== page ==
Over and over again, I was struck by how incredible each person there really was... in their intelligence, their idealism, and their integrity. When people spoke, they spoke from their hearts, without apologies for their ideas, and they spoke beautifully. There were people who spoke less often, but when they spoke it was with intelligence and presence. Everyone there was really, truly THERE. I can't say I've ever been in a place with people who were so fully present... even when they were tired, bored, and irritable...
and it's this, in the end, that truly gives me hope for E.V. Many of the people who were there had travelled a long way, and many of them, like me, were carrying deep, ugly wounds from their personal experiences. We were all there because we really need for E.V. to survive. We really need each other. God has led us each on these winding, rocky paths, and we've ended up as these patchwork people who don't necessarily fit anywhere but who are continuing to follow Him as He leads. For many of us, our separation from the churches that nourished our faith is a source of sorrow that never really goes away, and the choices we've made have hurt people in our lives, so that, too, is a pain that stays and stays and stays, even as we thank God for what He's done in our lives.
I think in images, and this is my image of us as we move forward... we are dancing to the music of the desert with tears streaming down our faces. God hasn't really turned our mourning into dancing just yet... we're doing both at the same time. We're celebrating each other, and the new life that God will bring to E.V. and to us, and we're mourning all of the losses that have resulted from our choices and the choices of others because of our refusal as individuals and as a group to Just Shut Up And Sit Down. We're celebrating and mourning at once, because that is True. That is life... and in the end, that ability to look with honesty at our situation, to both mourn and celebrate, is what will enable this to survive.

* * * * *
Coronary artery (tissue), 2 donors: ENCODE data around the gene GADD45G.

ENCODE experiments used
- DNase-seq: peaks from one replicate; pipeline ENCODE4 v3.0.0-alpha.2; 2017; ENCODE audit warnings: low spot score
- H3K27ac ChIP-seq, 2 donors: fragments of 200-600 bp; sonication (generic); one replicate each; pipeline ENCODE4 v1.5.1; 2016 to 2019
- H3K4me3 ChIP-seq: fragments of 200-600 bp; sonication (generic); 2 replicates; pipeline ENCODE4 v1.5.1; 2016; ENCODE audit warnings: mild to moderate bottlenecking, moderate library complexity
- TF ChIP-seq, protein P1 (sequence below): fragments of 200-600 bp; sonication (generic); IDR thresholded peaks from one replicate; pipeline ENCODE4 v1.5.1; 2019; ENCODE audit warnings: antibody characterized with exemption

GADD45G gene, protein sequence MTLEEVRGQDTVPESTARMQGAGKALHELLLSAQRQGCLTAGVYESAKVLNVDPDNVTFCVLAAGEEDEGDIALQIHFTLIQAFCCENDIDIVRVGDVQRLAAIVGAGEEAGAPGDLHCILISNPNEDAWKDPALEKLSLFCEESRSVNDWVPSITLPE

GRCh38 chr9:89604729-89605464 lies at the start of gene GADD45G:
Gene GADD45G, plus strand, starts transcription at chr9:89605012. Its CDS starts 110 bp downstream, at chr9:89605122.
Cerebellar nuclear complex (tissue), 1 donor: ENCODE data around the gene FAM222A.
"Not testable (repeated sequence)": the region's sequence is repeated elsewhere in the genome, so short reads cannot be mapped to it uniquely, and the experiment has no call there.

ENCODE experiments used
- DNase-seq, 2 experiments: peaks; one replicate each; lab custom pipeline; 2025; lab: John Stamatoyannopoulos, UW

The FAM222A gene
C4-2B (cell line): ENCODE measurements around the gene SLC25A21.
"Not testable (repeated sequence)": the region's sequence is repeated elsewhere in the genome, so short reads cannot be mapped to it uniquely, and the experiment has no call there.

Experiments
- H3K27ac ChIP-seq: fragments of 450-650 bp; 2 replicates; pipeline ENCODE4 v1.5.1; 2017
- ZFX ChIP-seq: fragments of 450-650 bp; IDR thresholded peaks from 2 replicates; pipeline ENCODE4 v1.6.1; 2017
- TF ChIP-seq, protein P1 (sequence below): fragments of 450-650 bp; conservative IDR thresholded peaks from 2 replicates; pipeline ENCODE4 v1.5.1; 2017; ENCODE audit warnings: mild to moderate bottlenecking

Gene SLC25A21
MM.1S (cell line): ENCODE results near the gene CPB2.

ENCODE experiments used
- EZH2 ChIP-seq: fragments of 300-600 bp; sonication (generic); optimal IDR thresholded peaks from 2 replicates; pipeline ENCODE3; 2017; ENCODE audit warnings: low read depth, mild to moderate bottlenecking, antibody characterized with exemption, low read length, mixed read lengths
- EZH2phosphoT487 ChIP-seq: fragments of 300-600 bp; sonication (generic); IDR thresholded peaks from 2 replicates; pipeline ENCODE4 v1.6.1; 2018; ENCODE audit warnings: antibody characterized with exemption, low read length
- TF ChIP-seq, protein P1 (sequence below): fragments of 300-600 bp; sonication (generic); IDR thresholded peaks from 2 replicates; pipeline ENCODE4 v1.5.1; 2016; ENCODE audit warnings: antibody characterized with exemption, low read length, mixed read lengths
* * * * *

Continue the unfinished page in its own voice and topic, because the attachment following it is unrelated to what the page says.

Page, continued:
Thursday, April 23, 2009
2. N. 1. Self-confidence, Self-assuredness. As in basis for belief in ones self in a situation. Esp. In context of contest or display of skill such as sexual advances or going into battle.
2. Good luck fetish / charm to bolster confidence.
3. ability to bounce back from a debilitating trauma and negative attitude
Ex. He lost his mojo when she dumped him. He got his mojo back now.
So, I've had a particularly bad couple of weeks... there have been blessings and I've seen God's protection in all of it, but it has been rough, and parts of it, well, they're not totally over. But today I am proclaiming a new day, because frankly, I can't keep feeling as bad as I have, and it's time to move on, claim the blessings, leave what's still unfinished at the Cross, and focus on what's ahead.
In that spirit, I give you my Personal Fight Song for Today, LL Cool J's Mama Said Knock You Out.
Because evil isn't. going. to. win.
Monday, April 20, 2009
Just a warning: this is not going to be a comfortable blog post, and I don't mean I'm going to talk about my kidney infection again. This is a serious post about some uncomfortable stuff.
I found out this weekend that a musician friend of mine has had a habit over the past few years of routinely having sex with women who are anywhere between 10 and 13 years younger than him. He's my age, 33. Some of these young women have been 16 and 17 years old, high school sophomores and juniors. He denies any wrongdoing, and was moved to tears on a couple of occasions with self-pity at the thought that anyone would consider him to have done wrong. Despite his protests of innocent intent, I did some research, and he's been shrewd enough to avoid going below the age of consent in the state that I know about, Pennsylvania. In Virginia, what he did would be statutory rape.
He's lived a lot of places and done a lot of travelling, so there's really no way of telling how many of these young girls he's taken advantage of, how many promises he made, how many may still hold a hope in their hearts that he'll come back. The stories I do know about lead me to believe there are a probably quite a lot of them out there. Of course, the way he conducts himself, and the way that young girls think, none of them has, or probably ever will, take him to court for what he's done. To do that would be to admit that they weren't "grown up" when they allowed him to seduce them, and a key part of his smack is praising absurdly young women for their maturity, beauty, and emotional depth. He also comes across as gentle, sensitive, the kind of guy who means every beautiful word he says. In other words, his routine is typical, and typically effective.